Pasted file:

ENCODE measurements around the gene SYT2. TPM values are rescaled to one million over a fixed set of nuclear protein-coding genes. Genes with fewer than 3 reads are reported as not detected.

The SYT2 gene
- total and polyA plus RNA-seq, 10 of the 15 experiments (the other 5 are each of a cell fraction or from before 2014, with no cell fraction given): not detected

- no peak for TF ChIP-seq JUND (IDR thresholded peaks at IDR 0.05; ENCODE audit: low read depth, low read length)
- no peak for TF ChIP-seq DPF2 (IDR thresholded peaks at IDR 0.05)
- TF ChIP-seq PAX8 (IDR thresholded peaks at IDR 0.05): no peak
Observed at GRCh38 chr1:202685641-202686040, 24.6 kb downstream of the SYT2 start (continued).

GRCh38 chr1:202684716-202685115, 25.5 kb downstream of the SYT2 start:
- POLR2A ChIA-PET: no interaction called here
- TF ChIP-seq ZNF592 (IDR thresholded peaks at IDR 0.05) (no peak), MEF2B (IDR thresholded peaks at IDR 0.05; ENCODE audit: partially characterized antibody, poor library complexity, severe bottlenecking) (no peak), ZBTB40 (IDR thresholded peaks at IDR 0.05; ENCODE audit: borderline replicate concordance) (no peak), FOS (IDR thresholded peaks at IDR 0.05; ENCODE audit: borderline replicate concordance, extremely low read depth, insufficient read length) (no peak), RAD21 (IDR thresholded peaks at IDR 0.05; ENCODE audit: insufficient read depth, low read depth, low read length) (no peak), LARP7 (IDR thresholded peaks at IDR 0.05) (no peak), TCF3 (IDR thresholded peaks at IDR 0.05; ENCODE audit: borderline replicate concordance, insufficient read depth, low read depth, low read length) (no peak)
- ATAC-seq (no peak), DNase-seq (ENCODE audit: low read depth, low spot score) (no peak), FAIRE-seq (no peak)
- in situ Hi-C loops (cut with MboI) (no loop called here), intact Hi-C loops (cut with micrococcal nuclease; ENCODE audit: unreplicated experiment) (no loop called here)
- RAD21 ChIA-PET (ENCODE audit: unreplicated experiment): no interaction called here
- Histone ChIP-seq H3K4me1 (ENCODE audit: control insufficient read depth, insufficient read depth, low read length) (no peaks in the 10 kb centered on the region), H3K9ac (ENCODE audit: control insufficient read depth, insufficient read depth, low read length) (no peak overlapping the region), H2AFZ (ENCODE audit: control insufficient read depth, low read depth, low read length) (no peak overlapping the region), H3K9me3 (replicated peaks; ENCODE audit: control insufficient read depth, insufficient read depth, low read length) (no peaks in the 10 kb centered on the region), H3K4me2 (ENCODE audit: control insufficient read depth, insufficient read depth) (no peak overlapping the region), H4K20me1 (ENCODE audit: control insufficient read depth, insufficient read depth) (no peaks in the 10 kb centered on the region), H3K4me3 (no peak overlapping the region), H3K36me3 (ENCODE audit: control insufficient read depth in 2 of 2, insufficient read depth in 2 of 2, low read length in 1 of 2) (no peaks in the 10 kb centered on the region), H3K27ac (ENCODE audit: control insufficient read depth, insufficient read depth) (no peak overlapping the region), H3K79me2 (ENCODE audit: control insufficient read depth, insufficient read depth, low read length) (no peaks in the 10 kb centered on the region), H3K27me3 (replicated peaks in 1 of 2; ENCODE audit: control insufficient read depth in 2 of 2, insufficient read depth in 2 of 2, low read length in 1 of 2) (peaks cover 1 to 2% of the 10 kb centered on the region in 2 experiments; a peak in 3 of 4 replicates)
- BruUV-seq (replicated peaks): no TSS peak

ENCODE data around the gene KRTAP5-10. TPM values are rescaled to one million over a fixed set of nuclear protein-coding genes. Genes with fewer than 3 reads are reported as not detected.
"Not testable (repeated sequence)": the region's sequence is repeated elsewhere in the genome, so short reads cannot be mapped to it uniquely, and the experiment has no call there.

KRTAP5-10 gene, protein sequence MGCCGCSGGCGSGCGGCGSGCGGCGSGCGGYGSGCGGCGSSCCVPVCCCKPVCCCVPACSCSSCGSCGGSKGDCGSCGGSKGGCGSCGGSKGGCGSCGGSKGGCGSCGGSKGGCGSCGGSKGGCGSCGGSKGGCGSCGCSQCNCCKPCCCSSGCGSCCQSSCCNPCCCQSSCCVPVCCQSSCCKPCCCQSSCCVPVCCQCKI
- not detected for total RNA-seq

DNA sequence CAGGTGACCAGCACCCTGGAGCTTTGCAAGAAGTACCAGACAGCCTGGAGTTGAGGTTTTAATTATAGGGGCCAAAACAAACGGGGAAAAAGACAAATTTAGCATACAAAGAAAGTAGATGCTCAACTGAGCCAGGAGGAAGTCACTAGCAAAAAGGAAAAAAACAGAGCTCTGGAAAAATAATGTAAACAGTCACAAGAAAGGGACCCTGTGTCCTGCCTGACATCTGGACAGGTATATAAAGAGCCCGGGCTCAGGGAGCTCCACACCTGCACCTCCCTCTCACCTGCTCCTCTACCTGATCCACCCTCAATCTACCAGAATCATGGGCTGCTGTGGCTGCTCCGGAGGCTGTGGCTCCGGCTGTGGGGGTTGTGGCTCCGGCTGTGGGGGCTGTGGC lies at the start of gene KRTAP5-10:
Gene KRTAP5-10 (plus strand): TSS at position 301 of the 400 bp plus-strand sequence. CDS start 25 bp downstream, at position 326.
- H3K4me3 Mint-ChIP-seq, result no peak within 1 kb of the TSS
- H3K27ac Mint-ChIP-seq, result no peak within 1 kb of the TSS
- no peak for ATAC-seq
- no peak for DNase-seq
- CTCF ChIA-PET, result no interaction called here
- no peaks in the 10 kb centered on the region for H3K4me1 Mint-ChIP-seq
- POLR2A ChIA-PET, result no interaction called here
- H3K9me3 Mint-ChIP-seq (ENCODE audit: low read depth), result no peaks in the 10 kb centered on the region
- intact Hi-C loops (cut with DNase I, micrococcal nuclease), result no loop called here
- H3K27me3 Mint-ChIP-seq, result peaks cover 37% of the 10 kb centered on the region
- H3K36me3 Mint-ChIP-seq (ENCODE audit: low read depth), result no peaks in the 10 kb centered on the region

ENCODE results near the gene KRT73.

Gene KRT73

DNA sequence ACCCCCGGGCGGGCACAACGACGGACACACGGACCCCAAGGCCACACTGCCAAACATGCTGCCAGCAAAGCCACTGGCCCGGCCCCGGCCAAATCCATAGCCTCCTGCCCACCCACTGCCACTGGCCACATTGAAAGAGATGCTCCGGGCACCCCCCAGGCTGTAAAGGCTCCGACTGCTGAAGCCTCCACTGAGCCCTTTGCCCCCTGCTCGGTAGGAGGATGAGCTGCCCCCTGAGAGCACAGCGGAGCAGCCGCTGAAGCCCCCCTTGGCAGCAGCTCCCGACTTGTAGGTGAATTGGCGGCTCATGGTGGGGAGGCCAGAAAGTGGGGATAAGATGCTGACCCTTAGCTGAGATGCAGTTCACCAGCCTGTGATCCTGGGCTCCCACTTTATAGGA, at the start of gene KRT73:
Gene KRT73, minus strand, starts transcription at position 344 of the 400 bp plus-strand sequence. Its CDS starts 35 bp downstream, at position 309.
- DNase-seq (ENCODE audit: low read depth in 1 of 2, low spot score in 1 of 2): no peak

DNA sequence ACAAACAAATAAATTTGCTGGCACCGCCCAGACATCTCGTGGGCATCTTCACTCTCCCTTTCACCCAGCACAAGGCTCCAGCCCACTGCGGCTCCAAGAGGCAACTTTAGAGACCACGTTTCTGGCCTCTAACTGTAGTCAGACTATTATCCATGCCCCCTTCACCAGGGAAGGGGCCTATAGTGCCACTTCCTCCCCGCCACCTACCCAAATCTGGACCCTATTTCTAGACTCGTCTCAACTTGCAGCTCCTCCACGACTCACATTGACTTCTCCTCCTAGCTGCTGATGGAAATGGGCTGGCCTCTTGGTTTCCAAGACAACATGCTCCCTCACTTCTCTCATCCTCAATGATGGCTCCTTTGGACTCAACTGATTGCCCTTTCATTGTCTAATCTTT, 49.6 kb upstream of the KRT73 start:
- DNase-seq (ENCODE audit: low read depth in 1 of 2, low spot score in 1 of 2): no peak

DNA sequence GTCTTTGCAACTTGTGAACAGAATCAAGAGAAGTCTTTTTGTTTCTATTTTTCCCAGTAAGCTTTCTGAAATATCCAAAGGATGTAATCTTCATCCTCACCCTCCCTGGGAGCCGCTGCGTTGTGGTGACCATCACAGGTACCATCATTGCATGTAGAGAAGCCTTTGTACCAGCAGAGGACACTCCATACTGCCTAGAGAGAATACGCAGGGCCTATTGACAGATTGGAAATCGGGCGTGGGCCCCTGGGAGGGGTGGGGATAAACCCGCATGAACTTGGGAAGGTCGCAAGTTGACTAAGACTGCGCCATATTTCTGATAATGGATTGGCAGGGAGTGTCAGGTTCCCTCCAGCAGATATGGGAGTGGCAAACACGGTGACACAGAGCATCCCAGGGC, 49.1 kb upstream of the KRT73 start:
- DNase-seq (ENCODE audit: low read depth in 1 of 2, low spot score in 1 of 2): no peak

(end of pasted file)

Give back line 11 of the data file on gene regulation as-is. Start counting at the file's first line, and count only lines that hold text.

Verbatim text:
- ATAC-seq (no peak), DNase-seq (ENCODE audit: low read depth, low spot score) (no peak), FAIRE-seq (no peak)